Combining Paternally and Maternally Inherited Mitochondrial DNA for Analysis of Population Structure in Mussels
Sequence divergence for a fragment of the 16S rRNA gene was compared to identify the advantages in using mitochondrial genes that descend separately through the female and male lineages to examine population structure. The test compared divergence among four local species of freshwater mussels (Unionidae) and was extended to multiple populations of one species, Pyganodon grandis. For the same gene, the male-inherited sequences diverged at a faster rate, producing longer branch lengths in the phylogenies. Of particular use were sequences extracted from P. grandis populations from the southern region of the Lake Erie watershed (Ohio, USA); five male-inherited haplotypes were found. Only one change was observed in the female-inherited form in this region. Therefore, more rapid evolution has occurred in the male form of the gene, and this form provided stronger evidence of geographical isolation among populations. A combination of analyses on haplotypes derived through males and females creates complementary opportunities to identify evolutionary relationships caused by drift and migration in mussels.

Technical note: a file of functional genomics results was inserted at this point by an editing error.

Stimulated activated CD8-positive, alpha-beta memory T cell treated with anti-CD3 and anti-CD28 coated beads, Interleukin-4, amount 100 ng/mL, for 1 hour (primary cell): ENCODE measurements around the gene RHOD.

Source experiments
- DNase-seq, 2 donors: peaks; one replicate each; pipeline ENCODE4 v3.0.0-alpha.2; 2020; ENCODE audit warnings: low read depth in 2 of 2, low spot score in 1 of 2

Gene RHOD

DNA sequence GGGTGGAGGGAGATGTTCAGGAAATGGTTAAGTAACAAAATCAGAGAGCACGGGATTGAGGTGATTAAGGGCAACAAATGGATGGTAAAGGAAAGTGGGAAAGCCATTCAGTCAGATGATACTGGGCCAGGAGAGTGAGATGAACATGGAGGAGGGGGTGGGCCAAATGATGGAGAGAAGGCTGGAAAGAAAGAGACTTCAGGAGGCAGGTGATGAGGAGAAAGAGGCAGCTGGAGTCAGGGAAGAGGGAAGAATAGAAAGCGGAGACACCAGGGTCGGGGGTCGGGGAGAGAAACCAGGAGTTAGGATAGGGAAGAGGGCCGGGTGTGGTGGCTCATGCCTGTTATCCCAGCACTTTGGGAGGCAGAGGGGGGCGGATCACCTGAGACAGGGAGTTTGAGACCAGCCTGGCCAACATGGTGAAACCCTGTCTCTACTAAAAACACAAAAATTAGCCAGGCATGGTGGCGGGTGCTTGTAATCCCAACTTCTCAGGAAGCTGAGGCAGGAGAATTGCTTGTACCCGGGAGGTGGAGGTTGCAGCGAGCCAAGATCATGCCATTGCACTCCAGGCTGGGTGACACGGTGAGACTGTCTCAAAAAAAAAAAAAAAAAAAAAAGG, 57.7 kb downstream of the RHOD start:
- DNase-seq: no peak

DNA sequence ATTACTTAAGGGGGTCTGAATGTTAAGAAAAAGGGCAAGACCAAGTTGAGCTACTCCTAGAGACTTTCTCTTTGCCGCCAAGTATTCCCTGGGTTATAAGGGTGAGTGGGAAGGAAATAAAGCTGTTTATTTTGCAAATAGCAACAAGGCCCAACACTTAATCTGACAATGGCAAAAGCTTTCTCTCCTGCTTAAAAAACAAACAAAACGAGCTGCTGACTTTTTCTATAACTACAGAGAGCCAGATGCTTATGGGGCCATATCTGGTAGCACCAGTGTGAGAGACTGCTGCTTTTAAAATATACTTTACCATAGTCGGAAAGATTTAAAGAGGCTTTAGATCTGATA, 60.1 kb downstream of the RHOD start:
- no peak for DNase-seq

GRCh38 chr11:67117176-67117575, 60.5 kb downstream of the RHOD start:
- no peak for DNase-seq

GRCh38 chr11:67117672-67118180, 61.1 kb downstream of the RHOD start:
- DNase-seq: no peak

This is the accepted version of the following article: Krebs RA. 2004. Combining paternally and maternally inherited mitochondrial DNA for analysis of population structure in mussels. Mol Ecol 13(6):1701-5., which has been published in final form at http://onlinelibrary.wiley.com/doi/10.1111/j.1365-294X.2004.02133.x/abstract
Krebs RA. 2004. Combining paternally and maternally inherited mitochondrial DNA for analysis of population structure in mussels. Mol Ecol 13(6):1701-5.
The work was supported by an NSF small grant for exploratory research (DEB-0002305) and by a fellowship from the Program for Excellence in Risk Analysis in the Center for Environmental Science, Technology and Policy, CSU.